As I continue to speak around the country, I frequently ask if those in the audience who have heard of ocean acidification will kindly raise their hands. Sometimes a few do. More often I get blank stares. I've been writing about this subject for as long as I've been blogging. Longer if you count Senate memos and grad school projects over much of the past decade. Acidification is a huge deal. It's as serious as climate change, which--despite Mr. Morano's sorry efforts at special interest propaganda--is indeed a very real threat to biodiversity. Humans included. So time for another post on what ocean acidification is, how it affects our world, and why this matters. It needs to become prominent on the national radar and a priority in policy discussions. I intend to keep blogging about it until more hands go up in the room. With that, another edition of: Ocean Acidification 101 Most of us are aware that we've been adding lots of CO2 to the atmosphere from the combustion of fossil fuels, land-use changes, and more. But carbon dioxide is also absorbed in oceans and taken up by terrestrial plants. Initially, the marine realm served to mitigate climate change, but over time, excess accumulated CO2 has disrupted a long-established system of environmental checks and balances. You see, in oceans, all of that dissolved carbon dioxide interacts with carbonic acid, bicarbonate, and carbonate. This leads to a decrease in overall pH making the them less basic. Readers who maintain aquariums likely know that monitoring pH is important for the well-being of the critters inside. The same goes for oceans. Over the last 250 years, surface pH has decreased by approximately 0.1, but this was a gradual process so marine organisms had the chance to adapt. However, since the upstart of the industrial revolution, pH has been decreasing more rapidly leaving little time for animals to adjust. As a result, we're already observing deleterious effects on the survival and behavior of some species. Additionally, increased acidity leads to reduced calcification and enhanced dissolution, meaning that corals, coccolithophores, algae, pteropods and more may be in trouble. While science cannot predict the full ecological consequences of acidification, be assured that the oceans--already under a great deal of pressure--are more vulnerable than ever. And it's especially important to remember that the plants and animals immediately impacted are not isolated in a closed system. When one part of the biosphere shifts, trophic cascades lead to the disruption all sorts of interactions and this imbalance eventually trickles up to us. The take home message:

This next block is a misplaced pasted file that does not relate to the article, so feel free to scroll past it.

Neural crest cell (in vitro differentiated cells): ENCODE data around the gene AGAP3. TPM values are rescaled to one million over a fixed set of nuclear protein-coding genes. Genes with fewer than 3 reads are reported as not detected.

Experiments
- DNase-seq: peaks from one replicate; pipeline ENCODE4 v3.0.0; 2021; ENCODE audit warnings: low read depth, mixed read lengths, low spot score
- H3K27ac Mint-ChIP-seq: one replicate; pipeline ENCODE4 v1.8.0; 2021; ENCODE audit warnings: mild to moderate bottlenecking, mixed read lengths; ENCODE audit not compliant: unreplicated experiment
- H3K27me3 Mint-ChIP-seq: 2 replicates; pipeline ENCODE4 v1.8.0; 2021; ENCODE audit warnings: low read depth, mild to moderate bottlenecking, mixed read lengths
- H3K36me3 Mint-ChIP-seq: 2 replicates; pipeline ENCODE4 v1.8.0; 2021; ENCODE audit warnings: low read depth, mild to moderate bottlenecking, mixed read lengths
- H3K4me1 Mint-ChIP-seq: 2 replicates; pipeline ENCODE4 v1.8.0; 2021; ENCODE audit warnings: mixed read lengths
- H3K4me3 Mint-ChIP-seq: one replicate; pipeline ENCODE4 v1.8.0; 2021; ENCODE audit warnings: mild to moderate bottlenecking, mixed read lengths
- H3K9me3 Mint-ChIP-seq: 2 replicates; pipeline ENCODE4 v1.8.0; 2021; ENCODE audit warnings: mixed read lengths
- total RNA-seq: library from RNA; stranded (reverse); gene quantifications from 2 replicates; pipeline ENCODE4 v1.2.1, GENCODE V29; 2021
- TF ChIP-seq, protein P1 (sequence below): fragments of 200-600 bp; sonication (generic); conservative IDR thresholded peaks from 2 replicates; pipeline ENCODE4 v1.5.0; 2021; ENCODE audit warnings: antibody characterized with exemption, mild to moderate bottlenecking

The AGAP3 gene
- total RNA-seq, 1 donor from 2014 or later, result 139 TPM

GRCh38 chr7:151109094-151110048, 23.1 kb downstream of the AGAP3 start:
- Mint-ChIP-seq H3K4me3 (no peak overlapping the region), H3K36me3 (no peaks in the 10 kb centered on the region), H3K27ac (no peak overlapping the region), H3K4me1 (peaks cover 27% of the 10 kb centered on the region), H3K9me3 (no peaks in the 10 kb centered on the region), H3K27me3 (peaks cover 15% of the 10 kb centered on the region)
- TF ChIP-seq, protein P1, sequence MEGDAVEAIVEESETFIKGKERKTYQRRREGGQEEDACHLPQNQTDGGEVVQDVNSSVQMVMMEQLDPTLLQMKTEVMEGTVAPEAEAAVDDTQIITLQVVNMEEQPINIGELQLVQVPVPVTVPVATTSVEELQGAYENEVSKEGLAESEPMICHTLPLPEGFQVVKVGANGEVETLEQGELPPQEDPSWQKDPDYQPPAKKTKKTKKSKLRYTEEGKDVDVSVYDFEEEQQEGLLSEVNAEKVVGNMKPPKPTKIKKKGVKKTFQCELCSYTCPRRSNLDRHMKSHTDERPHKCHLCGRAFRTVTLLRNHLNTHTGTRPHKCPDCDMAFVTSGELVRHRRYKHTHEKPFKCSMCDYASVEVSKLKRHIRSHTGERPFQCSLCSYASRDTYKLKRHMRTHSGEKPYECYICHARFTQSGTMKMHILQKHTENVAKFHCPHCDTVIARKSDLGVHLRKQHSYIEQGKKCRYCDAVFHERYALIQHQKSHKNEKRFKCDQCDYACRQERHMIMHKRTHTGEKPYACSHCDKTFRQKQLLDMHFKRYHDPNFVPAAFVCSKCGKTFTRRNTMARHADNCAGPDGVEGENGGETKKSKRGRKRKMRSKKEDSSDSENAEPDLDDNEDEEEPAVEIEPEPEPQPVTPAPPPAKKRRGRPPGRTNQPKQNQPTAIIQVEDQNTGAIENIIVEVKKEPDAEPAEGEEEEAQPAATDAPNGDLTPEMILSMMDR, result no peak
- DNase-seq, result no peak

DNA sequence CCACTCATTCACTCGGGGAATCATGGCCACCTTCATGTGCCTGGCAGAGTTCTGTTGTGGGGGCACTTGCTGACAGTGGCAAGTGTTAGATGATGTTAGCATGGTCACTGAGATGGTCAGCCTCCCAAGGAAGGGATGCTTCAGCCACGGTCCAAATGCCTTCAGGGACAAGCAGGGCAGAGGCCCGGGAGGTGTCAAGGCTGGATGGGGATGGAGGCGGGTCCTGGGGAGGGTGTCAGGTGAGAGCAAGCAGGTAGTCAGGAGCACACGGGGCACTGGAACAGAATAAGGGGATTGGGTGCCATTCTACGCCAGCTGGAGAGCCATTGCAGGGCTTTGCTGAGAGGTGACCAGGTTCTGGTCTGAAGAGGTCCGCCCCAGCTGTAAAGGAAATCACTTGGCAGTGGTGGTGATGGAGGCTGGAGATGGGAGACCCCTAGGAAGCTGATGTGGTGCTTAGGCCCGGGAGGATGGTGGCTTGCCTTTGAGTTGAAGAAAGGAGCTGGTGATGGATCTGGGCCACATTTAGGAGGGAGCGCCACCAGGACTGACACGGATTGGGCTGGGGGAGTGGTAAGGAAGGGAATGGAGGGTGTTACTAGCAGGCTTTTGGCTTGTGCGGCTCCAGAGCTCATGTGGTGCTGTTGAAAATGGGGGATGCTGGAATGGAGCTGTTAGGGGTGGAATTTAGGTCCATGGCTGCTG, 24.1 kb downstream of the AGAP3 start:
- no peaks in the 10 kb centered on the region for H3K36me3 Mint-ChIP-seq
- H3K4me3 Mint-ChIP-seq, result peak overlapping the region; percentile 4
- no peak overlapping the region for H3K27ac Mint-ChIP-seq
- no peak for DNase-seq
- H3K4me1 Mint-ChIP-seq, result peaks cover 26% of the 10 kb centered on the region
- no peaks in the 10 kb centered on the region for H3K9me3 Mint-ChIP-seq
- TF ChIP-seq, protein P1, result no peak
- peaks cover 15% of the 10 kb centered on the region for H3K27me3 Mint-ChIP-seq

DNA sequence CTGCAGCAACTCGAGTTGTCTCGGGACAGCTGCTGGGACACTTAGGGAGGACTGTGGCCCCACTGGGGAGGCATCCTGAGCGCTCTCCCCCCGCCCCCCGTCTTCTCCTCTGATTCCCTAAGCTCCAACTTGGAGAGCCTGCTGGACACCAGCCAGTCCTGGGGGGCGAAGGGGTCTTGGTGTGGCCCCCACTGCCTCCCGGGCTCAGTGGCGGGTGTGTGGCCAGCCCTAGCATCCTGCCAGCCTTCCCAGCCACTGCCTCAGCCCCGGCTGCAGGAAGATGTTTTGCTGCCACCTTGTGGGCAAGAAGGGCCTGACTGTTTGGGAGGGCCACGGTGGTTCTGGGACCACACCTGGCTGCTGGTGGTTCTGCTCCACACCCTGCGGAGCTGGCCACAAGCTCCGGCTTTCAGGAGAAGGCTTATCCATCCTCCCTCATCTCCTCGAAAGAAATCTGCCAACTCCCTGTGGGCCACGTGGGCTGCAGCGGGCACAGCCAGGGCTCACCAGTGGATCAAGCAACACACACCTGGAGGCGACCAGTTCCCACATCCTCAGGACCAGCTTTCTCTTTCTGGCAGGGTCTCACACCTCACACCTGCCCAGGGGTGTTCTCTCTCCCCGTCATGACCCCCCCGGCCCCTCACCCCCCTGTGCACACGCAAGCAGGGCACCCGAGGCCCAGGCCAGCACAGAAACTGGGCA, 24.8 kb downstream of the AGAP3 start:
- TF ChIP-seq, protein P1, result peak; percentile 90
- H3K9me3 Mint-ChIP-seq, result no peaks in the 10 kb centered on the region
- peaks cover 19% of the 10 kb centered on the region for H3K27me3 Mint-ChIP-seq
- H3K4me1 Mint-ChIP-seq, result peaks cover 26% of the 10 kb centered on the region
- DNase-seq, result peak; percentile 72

What we don't know, don't understand, and often ignore can hurt us, so we'd better start paying attention to ocean acidification.
Please help spread the word.
Image: Ocean acidification illustrated by David Fierstein (c) 2007 MBARI